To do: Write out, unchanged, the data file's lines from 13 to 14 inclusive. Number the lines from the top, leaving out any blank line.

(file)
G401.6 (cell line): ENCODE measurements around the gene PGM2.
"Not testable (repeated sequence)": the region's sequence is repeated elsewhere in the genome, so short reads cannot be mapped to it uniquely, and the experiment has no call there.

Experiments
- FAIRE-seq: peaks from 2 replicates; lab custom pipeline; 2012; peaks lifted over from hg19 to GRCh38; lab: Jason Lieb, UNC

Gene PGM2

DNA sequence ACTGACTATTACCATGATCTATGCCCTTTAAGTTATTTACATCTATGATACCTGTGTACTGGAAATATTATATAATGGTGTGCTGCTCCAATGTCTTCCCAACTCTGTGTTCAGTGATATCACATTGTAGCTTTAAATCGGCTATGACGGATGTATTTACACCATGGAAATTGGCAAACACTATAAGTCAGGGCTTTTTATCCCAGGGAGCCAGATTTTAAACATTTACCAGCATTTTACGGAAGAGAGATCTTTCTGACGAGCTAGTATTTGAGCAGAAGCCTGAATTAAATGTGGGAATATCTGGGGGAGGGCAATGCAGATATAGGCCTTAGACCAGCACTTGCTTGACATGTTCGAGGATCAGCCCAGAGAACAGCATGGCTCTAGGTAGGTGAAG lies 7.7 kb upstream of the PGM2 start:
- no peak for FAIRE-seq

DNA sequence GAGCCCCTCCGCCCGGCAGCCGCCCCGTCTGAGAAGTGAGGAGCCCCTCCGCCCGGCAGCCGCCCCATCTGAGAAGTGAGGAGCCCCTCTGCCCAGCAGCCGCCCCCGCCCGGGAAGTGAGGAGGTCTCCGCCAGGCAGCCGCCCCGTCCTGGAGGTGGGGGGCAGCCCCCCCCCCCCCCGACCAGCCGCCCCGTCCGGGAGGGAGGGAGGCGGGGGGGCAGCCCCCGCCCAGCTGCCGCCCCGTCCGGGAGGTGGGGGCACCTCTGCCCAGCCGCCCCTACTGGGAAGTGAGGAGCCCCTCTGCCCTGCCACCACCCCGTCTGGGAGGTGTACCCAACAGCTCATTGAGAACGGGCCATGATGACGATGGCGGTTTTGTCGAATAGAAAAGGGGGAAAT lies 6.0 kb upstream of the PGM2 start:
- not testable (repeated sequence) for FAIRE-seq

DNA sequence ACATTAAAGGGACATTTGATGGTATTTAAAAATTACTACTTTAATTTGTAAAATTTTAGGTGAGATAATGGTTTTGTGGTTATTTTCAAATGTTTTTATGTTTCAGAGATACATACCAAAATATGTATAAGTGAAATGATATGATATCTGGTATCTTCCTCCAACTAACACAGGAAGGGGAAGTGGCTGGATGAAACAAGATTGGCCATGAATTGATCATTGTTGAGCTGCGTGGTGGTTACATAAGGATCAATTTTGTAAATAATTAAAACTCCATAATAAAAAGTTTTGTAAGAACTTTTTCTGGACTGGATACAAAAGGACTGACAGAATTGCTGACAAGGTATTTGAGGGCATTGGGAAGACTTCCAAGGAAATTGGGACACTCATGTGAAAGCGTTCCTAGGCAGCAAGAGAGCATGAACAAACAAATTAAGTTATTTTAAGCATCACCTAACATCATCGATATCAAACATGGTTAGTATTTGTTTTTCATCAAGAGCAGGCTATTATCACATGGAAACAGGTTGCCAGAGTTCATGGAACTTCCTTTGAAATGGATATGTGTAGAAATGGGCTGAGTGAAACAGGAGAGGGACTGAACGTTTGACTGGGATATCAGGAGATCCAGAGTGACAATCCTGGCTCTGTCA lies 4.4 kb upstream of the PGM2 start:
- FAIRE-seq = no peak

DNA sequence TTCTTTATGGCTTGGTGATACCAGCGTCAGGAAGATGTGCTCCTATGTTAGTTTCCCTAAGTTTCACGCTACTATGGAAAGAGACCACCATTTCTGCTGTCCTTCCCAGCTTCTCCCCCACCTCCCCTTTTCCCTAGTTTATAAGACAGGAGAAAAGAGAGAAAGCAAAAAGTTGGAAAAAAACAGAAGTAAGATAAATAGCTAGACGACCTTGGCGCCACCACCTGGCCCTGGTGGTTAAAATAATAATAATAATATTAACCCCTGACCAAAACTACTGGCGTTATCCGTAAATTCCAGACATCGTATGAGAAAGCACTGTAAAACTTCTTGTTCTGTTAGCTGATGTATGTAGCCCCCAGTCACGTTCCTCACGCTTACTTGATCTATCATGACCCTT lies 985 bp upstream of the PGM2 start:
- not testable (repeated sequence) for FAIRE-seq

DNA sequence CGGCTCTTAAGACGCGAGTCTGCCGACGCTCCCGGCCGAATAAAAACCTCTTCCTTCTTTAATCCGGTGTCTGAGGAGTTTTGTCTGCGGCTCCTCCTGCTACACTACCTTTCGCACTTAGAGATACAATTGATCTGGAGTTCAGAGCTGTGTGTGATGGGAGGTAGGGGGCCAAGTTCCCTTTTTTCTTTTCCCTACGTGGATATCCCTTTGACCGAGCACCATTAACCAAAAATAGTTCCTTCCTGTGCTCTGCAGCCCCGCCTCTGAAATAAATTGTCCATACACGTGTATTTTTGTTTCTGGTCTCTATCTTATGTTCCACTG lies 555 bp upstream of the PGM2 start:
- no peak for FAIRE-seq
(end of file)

- not testable (repeated sequence) for FAIRE-seq

DNA sequence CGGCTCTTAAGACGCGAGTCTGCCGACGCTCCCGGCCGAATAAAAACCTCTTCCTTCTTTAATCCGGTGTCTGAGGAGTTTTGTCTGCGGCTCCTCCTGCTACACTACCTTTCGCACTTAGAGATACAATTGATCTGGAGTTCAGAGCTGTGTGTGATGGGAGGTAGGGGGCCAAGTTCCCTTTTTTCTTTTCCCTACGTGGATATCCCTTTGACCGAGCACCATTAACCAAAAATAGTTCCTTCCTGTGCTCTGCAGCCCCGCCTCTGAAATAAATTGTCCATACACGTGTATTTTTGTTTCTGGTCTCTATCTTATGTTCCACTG lies 555 bp upstream of the PGM2 start: